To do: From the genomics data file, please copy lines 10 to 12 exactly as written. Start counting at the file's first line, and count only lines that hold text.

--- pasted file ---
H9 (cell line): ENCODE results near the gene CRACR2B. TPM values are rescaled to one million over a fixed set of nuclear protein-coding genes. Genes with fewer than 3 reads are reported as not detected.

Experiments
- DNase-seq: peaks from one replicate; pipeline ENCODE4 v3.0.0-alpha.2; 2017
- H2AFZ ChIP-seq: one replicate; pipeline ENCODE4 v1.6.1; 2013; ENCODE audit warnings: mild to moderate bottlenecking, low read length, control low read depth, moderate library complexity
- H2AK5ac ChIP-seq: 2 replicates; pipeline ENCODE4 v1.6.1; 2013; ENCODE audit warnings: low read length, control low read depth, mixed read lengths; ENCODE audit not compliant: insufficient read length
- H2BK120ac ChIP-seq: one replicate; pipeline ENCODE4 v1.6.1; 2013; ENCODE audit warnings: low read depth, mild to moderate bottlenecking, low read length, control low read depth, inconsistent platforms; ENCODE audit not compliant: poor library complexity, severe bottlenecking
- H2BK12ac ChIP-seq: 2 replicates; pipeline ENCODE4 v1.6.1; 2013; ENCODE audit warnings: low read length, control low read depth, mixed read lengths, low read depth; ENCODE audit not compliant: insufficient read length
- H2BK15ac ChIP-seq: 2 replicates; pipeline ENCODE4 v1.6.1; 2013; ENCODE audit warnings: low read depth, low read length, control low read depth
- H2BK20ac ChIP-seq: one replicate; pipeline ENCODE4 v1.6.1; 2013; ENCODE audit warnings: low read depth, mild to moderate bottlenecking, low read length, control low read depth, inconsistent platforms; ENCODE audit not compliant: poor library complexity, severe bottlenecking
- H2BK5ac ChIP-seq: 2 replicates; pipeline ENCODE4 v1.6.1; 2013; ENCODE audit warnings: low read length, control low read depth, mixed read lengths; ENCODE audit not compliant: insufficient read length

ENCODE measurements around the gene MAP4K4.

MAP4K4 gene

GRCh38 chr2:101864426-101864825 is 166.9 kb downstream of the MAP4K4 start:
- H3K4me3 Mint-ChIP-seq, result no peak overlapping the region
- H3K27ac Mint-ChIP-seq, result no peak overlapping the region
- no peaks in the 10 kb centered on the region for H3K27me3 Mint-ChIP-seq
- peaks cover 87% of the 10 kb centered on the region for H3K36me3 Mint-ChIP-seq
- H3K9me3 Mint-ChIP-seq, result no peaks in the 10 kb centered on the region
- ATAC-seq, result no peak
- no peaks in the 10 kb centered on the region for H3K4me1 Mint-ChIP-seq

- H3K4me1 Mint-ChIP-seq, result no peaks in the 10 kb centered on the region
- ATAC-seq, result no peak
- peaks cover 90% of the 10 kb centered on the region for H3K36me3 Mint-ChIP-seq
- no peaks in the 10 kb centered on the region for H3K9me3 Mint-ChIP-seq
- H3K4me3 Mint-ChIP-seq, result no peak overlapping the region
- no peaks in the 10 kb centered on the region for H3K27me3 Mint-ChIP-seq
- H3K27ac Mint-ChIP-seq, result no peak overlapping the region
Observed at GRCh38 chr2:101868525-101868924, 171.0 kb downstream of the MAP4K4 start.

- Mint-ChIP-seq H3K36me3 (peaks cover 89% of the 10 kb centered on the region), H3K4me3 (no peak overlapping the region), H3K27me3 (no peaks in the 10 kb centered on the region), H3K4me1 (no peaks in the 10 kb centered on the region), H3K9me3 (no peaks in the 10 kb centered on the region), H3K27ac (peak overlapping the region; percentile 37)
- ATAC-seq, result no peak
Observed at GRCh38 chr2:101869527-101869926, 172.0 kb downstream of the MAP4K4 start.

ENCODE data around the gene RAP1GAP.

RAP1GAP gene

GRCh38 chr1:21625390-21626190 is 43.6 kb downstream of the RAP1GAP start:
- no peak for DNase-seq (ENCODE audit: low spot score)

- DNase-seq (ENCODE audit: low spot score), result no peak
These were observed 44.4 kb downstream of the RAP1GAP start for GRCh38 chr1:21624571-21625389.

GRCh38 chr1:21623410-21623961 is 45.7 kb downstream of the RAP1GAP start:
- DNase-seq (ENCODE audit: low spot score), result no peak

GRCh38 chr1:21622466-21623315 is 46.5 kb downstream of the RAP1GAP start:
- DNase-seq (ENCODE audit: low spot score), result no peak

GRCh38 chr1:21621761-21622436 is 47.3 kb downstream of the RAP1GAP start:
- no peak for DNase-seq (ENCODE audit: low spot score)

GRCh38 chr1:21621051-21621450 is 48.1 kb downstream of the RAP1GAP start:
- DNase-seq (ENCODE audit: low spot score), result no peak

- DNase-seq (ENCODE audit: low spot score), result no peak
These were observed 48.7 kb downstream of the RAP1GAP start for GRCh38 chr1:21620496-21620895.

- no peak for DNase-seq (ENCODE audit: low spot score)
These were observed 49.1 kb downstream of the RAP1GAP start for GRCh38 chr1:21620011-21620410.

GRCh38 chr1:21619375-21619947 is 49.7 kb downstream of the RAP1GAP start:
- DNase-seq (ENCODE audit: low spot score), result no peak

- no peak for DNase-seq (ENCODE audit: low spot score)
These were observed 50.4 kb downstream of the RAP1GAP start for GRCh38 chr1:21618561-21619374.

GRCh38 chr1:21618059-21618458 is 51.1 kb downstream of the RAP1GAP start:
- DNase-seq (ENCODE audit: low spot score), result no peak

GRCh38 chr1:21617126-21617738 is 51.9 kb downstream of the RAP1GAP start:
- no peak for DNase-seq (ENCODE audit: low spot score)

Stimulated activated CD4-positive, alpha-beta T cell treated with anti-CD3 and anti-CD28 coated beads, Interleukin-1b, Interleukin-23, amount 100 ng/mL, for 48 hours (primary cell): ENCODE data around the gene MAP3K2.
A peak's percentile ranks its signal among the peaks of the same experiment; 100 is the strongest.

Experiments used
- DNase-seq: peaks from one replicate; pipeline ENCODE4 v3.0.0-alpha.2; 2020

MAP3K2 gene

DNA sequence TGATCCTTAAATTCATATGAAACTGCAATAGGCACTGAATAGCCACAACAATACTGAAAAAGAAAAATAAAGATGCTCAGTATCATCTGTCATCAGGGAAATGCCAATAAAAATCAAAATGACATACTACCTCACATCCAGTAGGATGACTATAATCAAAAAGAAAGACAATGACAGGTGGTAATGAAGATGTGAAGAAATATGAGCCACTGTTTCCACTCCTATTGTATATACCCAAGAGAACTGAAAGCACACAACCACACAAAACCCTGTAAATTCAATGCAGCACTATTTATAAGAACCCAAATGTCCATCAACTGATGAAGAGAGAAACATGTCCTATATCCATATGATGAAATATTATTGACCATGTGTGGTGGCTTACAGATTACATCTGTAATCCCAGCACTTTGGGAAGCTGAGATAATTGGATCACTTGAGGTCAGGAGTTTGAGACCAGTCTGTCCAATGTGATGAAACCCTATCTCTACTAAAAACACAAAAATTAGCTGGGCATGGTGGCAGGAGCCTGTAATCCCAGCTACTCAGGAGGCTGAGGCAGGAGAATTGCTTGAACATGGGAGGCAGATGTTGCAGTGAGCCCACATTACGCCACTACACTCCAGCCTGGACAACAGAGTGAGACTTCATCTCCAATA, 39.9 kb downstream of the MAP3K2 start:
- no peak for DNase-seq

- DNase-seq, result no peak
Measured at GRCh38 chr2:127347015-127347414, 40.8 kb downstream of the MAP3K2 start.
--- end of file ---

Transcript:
- H2BK5ac ChIP-seq: 2 replicates; pipeline ENCODE4 v1.6.1; 2013; ENCODE audit warnings: low read length, control low read depth, mixed read lengths; ENCODE audit not compliant: insufficient read length

ENCODE measurements around the gene MAP4K4.

MAP4K4 gene